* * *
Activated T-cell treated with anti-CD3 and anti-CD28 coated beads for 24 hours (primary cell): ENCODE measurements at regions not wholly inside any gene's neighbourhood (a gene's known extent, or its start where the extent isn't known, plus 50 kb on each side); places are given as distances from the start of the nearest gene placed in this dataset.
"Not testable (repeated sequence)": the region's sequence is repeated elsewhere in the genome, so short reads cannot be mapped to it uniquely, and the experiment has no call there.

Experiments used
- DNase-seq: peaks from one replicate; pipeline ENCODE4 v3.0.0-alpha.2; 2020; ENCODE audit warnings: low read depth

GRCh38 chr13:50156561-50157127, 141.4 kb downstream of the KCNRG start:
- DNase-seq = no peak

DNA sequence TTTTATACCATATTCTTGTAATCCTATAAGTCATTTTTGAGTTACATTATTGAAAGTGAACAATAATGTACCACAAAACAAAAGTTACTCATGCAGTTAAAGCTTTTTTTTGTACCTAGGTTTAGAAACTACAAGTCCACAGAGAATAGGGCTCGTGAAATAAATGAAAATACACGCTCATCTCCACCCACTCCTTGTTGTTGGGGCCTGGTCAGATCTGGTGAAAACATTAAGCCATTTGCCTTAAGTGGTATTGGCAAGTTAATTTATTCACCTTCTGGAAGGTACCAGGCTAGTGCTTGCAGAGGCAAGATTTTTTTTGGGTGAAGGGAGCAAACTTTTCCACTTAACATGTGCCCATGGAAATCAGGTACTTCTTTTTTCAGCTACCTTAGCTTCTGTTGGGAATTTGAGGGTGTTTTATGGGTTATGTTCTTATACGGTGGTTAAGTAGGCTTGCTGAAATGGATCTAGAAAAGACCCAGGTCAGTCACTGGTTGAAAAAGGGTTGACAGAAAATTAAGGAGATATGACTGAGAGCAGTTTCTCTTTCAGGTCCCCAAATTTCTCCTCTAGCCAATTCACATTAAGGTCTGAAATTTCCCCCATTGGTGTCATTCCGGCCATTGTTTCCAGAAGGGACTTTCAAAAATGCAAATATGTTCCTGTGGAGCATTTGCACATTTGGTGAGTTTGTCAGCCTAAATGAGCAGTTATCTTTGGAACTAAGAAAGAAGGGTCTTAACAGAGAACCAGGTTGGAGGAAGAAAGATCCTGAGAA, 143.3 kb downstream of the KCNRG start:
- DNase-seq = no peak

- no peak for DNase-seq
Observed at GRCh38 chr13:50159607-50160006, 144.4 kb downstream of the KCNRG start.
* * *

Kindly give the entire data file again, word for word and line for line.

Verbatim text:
Activated T-cell treated with anti-CD3 and anti-CD28 coated beads for 24 hours (primary cell): ENCODE measurements at regions not wholly inside any gene's neighbourhood (a gene's known extent, or its start where the extent isn't known, plus 50 kb on each side); places are given as distances from the start of the nearest gene placed in this dataset.
"Not testable (repeated sequence)": the region's sequence is repeated elsewhere in the genome, so short reads cannot be mapped to it uniquely, and the experiment has no call there.

Experiments used
- DNase-seq: peaks from one replicate; pipeline ENCODE4 v3.0.0-alpha.2; 2020; ENCODE audit warnings: low read depth

GRCh38 chr13:50156561-50157127, 141.4 kb downstream of the KCNRG start:
- DNase-seq = no peak

DNA sequence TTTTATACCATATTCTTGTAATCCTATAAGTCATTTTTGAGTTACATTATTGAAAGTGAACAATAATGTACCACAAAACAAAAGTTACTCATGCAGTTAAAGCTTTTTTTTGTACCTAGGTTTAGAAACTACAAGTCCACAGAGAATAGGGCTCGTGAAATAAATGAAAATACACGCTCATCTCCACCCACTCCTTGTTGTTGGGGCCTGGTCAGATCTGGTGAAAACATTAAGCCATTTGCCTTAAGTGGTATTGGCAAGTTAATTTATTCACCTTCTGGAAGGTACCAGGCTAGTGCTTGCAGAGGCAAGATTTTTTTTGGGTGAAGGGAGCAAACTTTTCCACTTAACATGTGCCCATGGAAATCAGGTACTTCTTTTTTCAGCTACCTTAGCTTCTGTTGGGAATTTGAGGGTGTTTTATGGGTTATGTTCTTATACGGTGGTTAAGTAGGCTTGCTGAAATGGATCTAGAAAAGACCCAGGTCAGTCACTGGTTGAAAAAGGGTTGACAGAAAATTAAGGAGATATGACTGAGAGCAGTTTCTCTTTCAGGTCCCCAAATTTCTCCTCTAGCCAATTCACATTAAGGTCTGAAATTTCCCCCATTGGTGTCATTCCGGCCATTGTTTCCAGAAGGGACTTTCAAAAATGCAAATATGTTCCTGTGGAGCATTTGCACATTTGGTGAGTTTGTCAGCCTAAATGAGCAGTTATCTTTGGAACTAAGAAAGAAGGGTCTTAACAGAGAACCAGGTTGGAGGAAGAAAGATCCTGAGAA, 143.3 kb downstream of the KCNRG start:
- DNase-seq = no peak

- no peak for DNase-seq
Observed at GRCh38 chr13:50159607-50160006, 144.4 kb downstream of the KCNRG start.